By Dick Ziggers
Regulation 1831/2003 on additives for use in feed replaced the former Directive 70/524 as the main legal text for feed additives as was explained by Keith Millar, head of the Animal Feed Branch of the UK Food Standards agency. “The main differences are that antibiotic growth promoters are phased out in the EU and that urea, amino acids and salts are transferred from Directive 82/471 to be included in Regulation 1831/2003,” he said. Furthermore, new categories and functional groups are established, silage additives are brought formally within the scope and all feed flavours are to be specifically authorised. And the major issue will be that all currently authorised additives need to be re-assessed.
Regulation 1831/2003 divides all additives into categories and then into functional groups. There are four categories – technological, sensory, nutritional and zootechnical. Each of these is divided into functional groups. Coccidiostats and histomonostats form a separate category. A technological additive is any substance added to the feed for a technological purpose. Sensory additives are substances to improve or change the organoleptic properties of feed, or the visual characteristics of the food derived from animals. Zootechnical additives are used to favourably affect the performance of animals in good health or the environment.
Together with nutritional additives in these categories there will be borderline cases with feed material definitions. Where a substance is presented or claimed to favourably affect the characteristics of the feed or the animal products, the nutritional needs of animals or environmental consequences of animal production, it needs to be qualified as a feed additive. This is one of the purposes of the Community laws on feed additives: to require evidence in support of these claims through the pre-market approval process. In contrast, feed materials generally do not make such claims, and therefore there is no need to require such rigorous safety evaluation, as foreseen for feed additives. Nutritional and function claims for feed materials are allowed (Art. 13 Regulation 767/2009).
Grey area substances
Grey area substances is the term used for those substances or products that are perceived not to fall conveniently into either the feed material or feed additive category. Regulation 1831/2003 does allow a decision to be made by the Standing Committee. There have been some moves to re-categorise some products or substances as feed materials, but this should not be considered as a safety net for orphan additives (See Orphan additives).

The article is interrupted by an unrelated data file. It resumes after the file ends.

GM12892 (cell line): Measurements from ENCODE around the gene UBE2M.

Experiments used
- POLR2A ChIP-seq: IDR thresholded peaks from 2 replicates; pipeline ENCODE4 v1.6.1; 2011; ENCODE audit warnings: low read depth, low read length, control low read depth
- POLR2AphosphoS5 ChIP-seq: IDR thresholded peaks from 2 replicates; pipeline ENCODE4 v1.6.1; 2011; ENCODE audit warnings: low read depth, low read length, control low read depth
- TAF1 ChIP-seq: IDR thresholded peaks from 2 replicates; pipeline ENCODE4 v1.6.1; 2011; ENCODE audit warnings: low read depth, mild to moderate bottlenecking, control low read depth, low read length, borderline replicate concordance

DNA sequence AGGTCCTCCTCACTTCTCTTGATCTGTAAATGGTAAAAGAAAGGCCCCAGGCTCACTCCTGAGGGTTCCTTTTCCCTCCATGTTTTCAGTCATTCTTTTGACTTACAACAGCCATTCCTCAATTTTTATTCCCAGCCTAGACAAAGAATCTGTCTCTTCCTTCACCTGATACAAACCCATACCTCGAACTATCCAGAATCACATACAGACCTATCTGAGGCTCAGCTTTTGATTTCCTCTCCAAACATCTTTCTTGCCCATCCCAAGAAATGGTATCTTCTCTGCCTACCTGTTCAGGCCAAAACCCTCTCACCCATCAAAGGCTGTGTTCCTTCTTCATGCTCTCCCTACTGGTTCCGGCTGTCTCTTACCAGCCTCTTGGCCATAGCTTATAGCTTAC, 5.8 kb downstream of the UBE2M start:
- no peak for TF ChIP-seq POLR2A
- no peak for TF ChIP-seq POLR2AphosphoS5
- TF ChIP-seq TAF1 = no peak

“There are also various types of authorisation, but the most pressing one is Article 10, which deals with re-authorisation of existing products under 70/524,” Millar said.
Millar further explains that existing products can be kept on the market provided that they were already notified by the Commission by November 2004 and that they were entered onto the Register of feed additives by the Commission by November 2005, and that a valid application is made for authorisation by 7 November 2010 (Table 1). “It is hard for the member states to gauge how many valid applications will be made and this might be a possible bottleneck in the assessment systems,” Millar noted. A prioritisation system was agreed upon and a ‘promise’ (Article 7/10/3) was made that dossiers would be assessed within six months. In practice it means that an application needs to be tabled by the end of September to the Community Reference Laboratory (CRL), which judges the application. When applications come in later the CRL won’t have enough time to judge the application.
The industry is a bit worried about the so-called ‘orphan additives’ – the term used for additives that were authorised under Directive 70/524 and entered onto the Register not supported by an application under Article 10 of Regulation 1831/2003. In other words this concerns additives that are generally used and needed, but no company intends to take the initiative for re-registering, for example for generally used anti-oxidants.
“If the application for these products is not handed in, they will be drawn from the market,” said Didier Jans of Fefana, the EU Association of feed additives and premix operators. “Fefana is taking care of the orphan additives that are needed, but nobody is taking care of them.” Fefana has prepared a list of orphans based on information provided by the industry. “However, there is no guarantee over the non-orphans. We also have almost no information on colourants. Our list is updated as often as necessary and any information on applications prepared by producers, or other means is most welcome. We will keep this information confidential, but at least update our list,” Jans said to the delegates.
Jans also refers to the ‘non-holder-specific’ additives, which are additives that several companies want to put on the market, but no one wants to do the initial job. Within the regulations there is no legal obligation to cooperate. “Fefana tries to help its members and the industry to solve these problems by coordinated actions,” Jans said.